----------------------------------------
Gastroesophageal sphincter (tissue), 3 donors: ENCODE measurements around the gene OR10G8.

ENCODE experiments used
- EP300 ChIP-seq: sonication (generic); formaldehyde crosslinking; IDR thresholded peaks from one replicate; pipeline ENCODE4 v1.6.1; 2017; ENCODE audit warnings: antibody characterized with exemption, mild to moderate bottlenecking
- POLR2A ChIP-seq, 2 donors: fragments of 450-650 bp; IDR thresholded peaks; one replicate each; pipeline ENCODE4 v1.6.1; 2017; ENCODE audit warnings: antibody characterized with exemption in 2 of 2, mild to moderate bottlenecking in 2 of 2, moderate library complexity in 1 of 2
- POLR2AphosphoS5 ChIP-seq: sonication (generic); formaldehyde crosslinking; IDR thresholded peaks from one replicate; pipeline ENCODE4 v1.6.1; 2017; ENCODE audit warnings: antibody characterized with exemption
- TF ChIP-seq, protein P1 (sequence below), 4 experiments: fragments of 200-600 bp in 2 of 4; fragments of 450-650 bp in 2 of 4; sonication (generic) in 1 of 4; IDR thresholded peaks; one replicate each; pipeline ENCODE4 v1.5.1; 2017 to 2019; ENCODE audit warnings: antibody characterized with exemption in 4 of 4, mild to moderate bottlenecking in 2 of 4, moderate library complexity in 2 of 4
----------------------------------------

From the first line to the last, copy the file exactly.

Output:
Gastroesophageal sphincter (tissue), 3 donors: ENCODE measurements around the gene OR10G8.

ENCODE experiments used
- EP300 ChIP-seq: sonication (generic); formaldehyde crosslinking; IDR thresholded peaks from one replicate; pipeline ENCODE4 v1.6.1; 2017; ENCODE audit warnings: antibody characterized with exemption, mild to moderate bottlenecking
- POLR2A ChIP-seq, 2 donors: fragments of 450-650 bp; IDR thresholded peaks; one replicate each; pipeline ENCODE4 v1.6.1; 2017; ENCODE audit warnings: antibody characterized with exemption in 2 of 2, mild to moderate bottlenecking in 2 of 2, moderate library complexity in 1 of 2
- POLR2AphosphoS5 ChIP-seq: sonication (generic); formaldehyde crosslinking; IDR thresholded peaks from one replicate; pipeline ENCODE4 v1.6.1; 2017; ENCODE audit warnings: antibody characterized with exemption
- TF ChIP-seq, protein P1 (sequence below), 4 experiments: fragments of 200-600 bp in 2 of 4; fragments of 450-650 bp in 2 of 4; sonication (generic) in 1 of 4; IDR thresholded peaks; one replicate each; pipeline ENCODE4 v1.5.1; 2017 to 2019; ENCODE audit warnings: antibody characterized with exemption in 4 of 4, mild to moderate bottlenecking in 2 of 4, moderate library complexity in 2 of 4